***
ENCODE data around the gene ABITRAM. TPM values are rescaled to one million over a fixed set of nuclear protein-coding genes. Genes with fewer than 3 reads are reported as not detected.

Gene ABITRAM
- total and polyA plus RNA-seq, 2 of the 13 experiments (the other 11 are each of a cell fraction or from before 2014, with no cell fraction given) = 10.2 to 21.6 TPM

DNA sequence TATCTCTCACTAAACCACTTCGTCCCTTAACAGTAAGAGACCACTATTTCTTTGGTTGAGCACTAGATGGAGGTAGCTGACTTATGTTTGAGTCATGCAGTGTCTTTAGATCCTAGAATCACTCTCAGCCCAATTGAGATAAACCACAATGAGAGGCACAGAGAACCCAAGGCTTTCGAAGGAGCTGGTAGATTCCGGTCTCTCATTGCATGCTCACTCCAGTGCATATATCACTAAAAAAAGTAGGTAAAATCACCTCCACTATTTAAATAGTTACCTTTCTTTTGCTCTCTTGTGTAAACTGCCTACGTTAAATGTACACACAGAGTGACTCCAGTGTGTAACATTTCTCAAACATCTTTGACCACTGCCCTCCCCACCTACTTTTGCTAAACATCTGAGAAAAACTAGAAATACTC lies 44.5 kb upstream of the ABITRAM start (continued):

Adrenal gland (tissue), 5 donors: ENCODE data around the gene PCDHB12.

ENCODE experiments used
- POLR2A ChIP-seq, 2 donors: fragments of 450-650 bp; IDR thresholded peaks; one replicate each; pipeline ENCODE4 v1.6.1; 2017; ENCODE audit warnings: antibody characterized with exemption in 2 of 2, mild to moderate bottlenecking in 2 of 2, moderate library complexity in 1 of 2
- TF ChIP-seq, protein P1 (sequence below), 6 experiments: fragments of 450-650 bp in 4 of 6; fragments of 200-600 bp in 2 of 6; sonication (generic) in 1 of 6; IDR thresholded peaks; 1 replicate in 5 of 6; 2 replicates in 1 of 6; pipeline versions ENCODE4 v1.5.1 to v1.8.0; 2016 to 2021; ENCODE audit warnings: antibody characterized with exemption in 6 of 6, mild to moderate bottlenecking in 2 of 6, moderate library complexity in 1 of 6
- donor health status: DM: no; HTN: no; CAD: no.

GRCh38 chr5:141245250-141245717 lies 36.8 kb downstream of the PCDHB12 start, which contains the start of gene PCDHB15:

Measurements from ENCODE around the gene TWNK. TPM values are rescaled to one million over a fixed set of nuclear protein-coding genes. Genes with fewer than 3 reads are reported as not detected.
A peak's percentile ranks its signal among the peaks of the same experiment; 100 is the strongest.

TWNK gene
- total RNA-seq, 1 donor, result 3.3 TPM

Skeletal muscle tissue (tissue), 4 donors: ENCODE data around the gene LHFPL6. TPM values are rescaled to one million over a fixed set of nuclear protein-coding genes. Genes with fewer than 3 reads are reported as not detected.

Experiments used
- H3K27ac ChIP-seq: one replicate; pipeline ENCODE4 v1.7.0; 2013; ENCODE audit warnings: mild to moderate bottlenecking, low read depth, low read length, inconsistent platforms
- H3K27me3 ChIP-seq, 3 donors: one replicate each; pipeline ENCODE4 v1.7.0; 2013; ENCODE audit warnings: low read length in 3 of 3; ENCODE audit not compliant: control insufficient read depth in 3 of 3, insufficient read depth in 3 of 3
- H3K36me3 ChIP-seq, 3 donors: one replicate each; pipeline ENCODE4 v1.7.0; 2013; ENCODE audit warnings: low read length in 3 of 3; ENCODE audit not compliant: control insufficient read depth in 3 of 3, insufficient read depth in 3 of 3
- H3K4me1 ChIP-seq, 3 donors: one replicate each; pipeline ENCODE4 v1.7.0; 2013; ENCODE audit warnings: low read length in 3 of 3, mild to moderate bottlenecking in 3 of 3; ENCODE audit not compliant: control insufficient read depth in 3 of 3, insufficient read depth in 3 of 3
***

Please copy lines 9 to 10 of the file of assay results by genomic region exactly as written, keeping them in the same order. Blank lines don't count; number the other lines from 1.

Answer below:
- donor health status: DM: no; HTN: no; CAD: no.

GRCh38 chr5:141245250-141245717 lies 36.8 kb downstream of the PCDHB12 start, which contains the start of gene PCDHB15: